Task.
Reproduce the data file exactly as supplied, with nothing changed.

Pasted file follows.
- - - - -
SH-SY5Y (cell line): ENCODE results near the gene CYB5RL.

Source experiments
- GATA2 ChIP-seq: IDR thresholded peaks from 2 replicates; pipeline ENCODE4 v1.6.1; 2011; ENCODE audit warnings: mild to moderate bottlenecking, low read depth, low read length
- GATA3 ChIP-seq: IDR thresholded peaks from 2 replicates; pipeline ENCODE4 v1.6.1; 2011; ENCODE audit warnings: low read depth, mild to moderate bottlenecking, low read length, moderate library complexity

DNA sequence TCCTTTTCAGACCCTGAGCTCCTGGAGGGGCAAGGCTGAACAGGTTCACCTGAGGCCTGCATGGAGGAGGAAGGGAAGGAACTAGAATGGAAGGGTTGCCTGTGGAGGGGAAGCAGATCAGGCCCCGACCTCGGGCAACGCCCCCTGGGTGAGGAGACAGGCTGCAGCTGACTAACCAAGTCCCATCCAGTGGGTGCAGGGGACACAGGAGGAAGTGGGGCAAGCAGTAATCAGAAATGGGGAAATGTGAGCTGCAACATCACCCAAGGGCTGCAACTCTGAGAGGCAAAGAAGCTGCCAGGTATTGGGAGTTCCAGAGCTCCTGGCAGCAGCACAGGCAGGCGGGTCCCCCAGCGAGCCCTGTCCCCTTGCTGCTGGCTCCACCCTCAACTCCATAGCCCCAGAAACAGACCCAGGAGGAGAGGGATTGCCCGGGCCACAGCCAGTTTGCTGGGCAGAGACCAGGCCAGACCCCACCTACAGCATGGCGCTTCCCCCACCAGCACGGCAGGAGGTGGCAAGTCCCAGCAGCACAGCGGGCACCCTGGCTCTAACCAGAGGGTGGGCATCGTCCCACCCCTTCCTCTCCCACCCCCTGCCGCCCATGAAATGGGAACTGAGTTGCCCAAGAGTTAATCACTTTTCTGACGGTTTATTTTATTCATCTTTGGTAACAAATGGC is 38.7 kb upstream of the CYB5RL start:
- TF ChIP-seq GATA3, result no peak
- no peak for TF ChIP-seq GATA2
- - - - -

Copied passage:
SH-SY5Y (cell line): ENCODE results near the gene CYB5RL.

Source experiments
- GATA2 ChIP-seq: IDR thresholded peaks from 2 replicates; pipeline ENCODE4 v1.6.1; 2011; ENCODE audit warnings: mild to moderate bottlenecking, low read depth, low read length
- GATA3 ChIP-seq: IDR thresholded peaks from 2 replicates; pipeline ENCODE4 v1.6.1; 2011; ENCODE audit warnings: low read depth, mild to moderate bottlenecking, low read length, moderate library complexity

DNA sequence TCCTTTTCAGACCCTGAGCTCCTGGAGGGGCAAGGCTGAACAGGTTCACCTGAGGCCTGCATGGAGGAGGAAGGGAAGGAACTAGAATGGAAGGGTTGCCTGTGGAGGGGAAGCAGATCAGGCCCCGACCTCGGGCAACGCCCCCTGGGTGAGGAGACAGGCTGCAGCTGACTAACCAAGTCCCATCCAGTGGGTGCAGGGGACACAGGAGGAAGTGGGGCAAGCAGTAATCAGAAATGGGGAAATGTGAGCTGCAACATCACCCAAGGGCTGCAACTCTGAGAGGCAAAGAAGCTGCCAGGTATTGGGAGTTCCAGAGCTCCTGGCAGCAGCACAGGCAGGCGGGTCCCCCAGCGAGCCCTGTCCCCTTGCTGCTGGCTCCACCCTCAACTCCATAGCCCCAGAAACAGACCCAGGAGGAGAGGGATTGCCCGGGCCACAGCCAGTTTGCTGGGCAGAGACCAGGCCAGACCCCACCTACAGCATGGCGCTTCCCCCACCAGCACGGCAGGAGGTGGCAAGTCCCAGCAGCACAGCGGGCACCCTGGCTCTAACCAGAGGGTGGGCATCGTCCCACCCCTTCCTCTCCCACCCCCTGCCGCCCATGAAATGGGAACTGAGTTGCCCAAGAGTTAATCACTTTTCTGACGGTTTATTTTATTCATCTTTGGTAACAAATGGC is 38.7 kb upstream of the CYB5RL start:
- TF ChIP-seq GATA3, result no peak
- no peak for TF ChIP-seq GATA2